> > has a strong foundation of human capital and infrastructure in
> > planetary science that is complementary to its capabilities in the
> > Earth Science and Astronomy, but additional development is needed to
> > realize the full potential of this foundation.
> > Planetary studies add value to science curricula because they attract a
> > new segment of the student market. Increased emphasis in this area is
> > timely considering the acknowledged crisis facing geoscience programs
> > at Australian universities due to the falling number of students,
> > despite increasing demand from industry. For example, approximately 25%
> > of the postgraduate students at the Research School of Earth Sciences
> > at the ANU are working on projects in cosmochemistry or the early
> > Earth. This demonstrates the potential effectiveness of planetary
> > science research programs at attracting students.
> > The Academy's National Committee for Space Science recently developed
> > the first Decadal Plan for Australian Space Science. It outlines the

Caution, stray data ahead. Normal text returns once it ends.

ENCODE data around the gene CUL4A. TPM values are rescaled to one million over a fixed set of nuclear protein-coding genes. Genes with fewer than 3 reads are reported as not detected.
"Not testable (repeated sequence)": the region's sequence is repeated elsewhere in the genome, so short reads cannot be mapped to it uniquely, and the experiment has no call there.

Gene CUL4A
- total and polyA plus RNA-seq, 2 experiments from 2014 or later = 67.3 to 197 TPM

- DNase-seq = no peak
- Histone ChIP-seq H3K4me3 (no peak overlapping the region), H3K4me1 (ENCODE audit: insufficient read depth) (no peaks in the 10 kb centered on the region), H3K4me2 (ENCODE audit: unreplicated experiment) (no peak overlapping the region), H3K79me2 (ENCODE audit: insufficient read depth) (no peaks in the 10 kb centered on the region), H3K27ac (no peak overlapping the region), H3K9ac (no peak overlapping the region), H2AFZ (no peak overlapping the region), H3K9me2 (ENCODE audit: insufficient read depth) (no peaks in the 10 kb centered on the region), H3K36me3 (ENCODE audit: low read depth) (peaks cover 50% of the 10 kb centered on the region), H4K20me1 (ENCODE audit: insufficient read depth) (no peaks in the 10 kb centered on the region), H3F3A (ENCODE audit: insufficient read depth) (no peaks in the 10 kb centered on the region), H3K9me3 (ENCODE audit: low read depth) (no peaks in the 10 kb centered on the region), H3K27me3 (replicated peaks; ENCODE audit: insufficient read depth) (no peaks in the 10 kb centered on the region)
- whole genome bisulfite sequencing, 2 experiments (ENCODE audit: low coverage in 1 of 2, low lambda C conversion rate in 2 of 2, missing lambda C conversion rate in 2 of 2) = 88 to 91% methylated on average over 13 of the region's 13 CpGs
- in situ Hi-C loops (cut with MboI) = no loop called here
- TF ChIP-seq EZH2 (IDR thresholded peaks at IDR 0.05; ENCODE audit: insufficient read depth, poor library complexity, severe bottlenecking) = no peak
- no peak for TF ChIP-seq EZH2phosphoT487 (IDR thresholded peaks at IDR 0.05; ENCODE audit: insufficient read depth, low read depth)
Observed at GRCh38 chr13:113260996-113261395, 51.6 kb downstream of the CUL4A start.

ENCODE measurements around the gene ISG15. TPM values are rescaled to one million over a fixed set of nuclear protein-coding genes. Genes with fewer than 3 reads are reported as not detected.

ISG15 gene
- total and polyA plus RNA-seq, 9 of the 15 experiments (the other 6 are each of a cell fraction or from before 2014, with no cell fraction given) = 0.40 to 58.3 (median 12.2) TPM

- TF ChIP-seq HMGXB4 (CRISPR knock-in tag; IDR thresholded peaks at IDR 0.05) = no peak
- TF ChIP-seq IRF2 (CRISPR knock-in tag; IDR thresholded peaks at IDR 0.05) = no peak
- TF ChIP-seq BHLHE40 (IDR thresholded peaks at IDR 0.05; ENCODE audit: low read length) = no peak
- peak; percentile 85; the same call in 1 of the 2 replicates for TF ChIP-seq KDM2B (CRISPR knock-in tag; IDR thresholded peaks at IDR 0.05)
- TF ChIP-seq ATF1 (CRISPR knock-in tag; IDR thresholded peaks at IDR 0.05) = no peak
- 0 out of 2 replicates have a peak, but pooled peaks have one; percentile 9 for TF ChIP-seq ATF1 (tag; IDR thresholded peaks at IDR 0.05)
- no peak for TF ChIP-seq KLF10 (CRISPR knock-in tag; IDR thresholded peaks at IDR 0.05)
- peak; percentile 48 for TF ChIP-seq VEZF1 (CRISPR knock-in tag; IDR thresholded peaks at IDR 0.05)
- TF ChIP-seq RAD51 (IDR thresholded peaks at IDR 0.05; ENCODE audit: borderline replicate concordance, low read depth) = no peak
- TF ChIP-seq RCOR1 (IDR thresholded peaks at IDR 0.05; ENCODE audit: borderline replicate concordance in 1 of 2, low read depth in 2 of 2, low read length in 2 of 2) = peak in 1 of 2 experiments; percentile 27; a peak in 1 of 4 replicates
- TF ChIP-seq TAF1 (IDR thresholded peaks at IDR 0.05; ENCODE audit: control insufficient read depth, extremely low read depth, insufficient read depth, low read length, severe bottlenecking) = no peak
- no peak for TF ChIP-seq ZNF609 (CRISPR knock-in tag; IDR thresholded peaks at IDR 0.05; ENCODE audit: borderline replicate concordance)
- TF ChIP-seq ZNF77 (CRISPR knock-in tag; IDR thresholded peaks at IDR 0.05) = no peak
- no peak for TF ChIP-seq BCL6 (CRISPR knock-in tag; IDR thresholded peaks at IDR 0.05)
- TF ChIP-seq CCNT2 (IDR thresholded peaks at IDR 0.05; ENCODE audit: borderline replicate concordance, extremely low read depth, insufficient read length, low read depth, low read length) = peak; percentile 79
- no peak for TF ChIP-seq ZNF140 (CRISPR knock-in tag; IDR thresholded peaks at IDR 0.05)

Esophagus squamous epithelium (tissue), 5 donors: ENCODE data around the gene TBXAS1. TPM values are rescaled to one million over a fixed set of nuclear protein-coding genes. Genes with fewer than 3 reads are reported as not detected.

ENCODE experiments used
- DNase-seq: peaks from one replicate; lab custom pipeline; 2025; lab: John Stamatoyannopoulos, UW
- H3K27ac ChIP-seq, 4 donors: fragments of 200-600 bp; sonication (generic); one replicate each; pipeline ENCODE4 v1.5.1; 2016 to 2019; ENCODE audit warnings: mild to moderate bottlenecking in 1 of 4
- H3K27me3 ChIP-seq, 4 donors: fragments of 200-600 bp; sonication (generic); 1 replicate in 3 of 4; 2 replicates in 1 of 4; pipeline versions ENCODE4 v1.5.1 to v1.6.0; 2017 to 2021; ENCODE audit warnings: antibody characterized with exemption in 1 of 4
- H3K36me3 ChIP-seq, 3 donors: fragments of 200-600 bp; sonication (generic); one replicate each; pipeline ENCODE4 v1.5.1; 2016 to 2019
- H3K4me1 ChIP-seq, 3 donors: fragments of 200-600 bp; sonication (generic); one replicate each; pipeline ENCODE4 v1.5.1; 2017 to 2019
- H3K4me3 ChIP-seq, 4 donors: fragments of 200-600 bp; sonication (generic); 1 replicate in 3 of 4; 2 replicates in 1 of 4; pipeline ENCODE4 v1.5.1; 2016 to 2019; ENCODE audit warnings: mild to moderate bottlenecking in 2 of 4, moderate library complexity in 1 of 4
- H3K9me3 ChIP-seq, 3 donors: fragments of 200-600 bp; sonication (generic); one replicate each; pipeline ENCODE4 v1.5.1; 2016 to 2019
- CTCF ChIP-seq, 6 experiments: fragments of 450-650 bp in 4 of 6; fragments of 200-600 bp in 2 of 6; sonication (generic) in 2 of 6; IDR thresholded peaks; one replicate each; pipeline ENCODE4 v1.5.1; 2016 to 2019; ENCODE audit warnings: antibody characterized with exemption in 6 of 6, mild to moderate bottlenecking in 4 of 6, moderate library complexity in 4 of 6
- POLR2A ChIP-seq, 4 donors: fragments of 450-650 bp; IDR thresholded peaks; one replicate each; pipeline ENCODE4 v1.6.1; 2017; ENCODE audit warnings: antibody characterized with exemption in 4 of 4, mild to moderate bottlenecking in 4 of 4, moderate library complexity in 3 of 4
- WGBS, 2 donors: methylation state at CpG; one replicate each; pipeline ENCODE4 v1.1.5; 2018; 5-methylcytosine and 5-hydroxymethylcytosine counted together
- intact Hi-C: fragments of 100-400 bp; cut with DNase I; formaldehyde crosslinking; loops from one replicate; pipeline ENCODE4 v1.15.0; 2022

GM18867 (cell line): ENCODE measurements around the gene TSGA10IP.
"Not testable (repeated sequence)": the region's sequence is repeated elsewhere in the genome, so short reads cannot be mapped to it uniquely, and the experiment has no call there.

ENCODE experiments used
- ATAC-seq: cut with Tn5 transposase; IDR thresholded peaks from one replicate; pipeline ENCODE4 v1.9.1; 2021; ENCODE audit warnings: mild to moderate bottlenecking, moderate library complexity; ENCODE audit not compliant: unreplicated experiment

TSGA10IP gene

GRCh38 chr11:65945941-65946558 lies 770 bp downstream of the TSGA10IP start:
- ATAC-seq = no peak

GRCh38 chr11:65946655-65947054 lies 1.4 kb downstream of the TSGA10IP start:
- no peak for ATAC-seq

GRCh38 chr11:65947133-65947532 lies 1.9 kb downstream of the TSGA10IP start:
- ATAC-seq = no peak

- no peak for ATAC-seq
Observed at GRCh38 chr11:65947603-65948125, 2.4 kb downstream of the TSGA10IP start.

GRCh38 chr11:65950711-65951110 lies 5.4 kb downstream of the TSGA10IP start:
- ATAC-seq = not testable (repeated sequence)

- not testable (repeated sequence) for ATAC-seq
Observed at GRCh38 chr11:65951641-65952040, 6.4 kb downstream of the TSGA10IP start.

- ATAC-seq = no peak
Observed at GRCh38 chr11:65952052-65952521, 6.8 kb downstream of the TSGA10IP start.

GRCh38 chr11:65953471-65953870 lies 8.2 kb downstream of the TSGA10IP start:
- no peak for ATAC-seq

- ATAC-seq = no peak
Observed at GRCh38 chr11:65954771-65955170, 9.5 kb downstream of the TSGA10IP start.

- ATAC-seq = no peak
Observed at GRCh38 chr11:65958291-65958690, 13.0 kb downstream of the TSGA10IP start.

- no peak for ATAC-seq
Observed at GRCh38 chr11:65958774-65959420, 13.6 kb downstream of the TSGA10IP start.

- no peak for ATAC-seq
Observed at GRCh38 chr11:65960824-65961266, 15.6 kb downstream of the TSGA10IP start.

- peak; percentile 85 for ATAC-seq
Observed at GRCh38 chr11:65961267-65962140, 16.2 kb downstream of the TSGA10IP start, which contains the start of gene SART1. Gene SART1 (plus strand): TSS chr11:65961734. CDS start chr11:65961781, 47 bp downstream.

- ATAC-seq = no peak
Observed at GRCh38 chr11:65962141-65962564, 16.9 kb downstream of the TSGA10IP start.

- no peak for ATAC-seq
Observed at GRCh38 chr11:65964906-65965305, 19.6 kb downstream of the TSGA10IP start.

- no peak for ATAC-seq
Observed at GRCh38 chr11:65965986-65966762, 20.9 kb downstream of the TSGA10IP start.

> > collective vision and aspirations of the Australian space science
> > community for an innovative, recognizably Australian national space
> > science program that performs world-class scientific and technological
> > research.
> > Even a modest space program can have a positive impact by driving
> > innovation, seeding new industries, and, perhaps more importantly,
> > motivating young people to study maths and sciences as they see a
> > future in this and related technology areas.
> > Social and economic benefits will include entrepreneurial opportunities
> > created by demand for new technologies and services. Global demand for
> > space-based science and services will encourage the creation of new
> > businesses worldwide. A greater awareness of and technical training in
> > the quantitative aspects of planetary and space sciences can prepare
> > Australians to take advantage of emerging economic opportunities both
> > at home and abroad.
> > Other benefits include the strong potential for productively linking
> > Australian Universities, Government units (Antarctic Division,
> > Greenhouse Office, Bureau of Meteorolgy, Defence Science and Technology
> > Organisation, Geoscience Australia, IPS Radio and Space Services), with
> > domestic and international Industry, and the Australian public.
> > Contrary to most popular perceptions, a vigorous space program need not
> > be expensive. For example, estimated costs for new Government funding
> > would be less than $1 per Australian per year. Summed over 10 years the
> > total cost would be less than 0.02% of the Federal 2006/2007 surplus.
> > (497 words)